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Hydro fans get preview of August event in Oak Harbor

Adrienne Sandall places her 1-year-old son Nicholas into the cockpit of a racing boat on display at Flyers Restaurant Saturday. Hydroplane racing in Oak Harbor takes place Aug. 16-17.  - Ron Newberry/Whidbey News-Times
Adrienne Sandall places her 1-year-old son Nicholas into the cockpit of a racing boat on display at Flyers Restaurant Saturday. Hydroplane racing in Oak Harbor takes place Aug. 16-17.
— image credit: Ron Newberry/Whidbey News-Times

Placing 1-year-old Nicholas Sandall into the cockpit of a slick-looking racing boat was the easy part.

Getting him out was another story.

“He likes cars and boats,” said his mother, Adrienne Sandall of Oak Harbor. “He didn’t want to get out of the boat.”

Little Nicholas joined older kids and many adults whose child-like curiousity came out at the sight of several racing boats and hydroplanes on display in front of Flyers Restaurant & Brewery in Oak Harbor Saturday.

The boats came to Oak Harbor as part of a “Show & Shine Boat Show,” which was intended to give local residents a preview of the sort of boats that will be buzzing across the harbor during the Oak Harbor Hydro Races Aug. 16-17.

The event also gave locals a chance to meet boat owners, drivers, organizers and rescue team members, who were on hand to answer questions and promote their sport.

Oak Harbor is the newest stop on the American Power Boat Association’s Region 10 circuit.

Boats from 13 inboard racing classes will compete in Oak Harbor from flatbottom Super Stock runabouts to Grand Prix hydroplanes.

Large-budget unlimited hydroplanes showcased at Seafair are not part of the circuit but are a major source of inspiration.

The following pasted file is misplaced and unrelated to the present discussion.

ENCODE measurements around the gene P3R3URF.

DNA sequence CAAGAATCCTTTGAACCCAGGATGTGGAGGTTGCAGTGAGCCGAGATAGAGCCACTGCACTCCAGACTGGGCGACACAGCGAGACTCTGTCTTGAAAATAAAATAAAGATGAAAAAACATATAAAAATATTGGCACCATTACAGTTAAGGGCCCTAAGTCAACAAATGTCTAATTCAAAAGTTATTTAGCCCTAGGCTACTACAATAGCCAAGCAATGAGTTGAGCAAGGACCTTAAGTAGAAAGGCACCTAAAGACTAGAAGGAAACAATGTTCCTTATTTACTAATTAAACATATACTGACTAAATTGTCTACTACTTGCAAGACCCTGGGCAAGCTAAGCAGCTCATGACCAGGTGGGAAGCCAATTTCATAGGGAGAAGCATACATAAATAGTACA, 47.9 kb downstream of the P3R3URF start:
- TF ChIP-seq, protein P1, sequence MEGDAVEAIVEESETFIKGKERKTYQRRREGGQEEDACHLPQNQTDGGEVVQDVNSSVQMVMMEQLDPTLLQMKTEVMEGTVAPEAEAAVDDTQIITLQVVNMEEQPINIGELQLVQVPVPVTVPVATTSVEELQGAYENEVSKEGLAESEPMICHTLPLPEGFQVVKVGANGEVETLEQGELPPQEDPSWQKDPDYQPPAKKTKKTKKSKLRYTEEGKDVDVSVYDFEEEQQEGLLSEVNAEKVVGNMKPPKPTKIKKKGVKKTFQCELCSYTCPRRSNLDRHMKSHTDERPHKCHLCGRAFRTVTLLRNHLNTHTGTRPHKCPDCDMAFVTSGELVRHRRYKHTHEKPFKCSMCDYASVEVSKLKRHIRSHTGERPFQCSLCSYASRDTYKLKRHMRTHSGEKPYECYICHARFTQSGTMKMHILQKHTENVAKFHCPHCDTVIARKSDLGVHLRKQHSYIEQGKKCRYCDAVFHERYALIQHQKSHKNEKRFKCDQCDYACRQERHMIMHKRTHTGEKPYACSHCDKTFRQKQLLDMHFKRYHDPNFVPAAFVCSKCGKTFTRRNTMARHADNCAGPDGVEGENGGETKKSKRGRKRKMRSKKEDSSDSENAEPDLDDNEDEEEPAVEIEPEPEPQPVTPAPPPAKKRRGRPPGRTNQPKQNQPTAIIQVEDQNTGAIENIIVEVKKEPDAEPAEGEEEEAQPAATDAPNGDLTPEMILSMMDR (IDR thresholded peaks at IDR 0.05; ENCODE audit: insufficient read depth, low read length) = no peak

“Seafair did most of us in,” said Jerry Dugan, a former racer who now owns a Super Stock boat driven by co-owner Jeff Gibson.

Their bright yellow boat, titled the “Lemon Wedgey,” was particularly popular Saturday with the public. Raffle tickets were being sold with the winner receiving a free ride with Gibson on race weekend. Tickets, which cost $5, will remain on sale at the Oak Harbor Chamber of Commerce office on Highway 20 until the drawing on Aug. 10.

Gibson, 53, who’s worked for Boeing for 27 years, has been racing since 1997. He’s crashed four times but has escaped major injury.

“It’s a rush,” he said. “You get 6 or 7 minutes of pure adrenaline from endless hours of preparation.”

It’s become a family affair for the Gibsons with race venues substituting for traditional vacation sites. This weekend, the destination is Soap Lake, in its second year on the circuit.

“Last year, I took the mayor of Soap Lake for a ride,” Gibson said.

Adults and kids climbed into the cockpits of various race boats to get a feel for what drivers experience. One driver revved the engine of his boat, providing a loud roar synonymous with inboard racing.

Adrienne Sandall was glad she brought Nicholas and her daughters Brianna, 5, and Caitlin, 3, to see the boats, along with her sister Sandy Quinores.

“They enjoyed seeing the boats,” Sandall said. “They can’t wait to see them out on the water.”

For more information about the Oak Harbor Hydro Races, go to www.oakharborhydros.com

 

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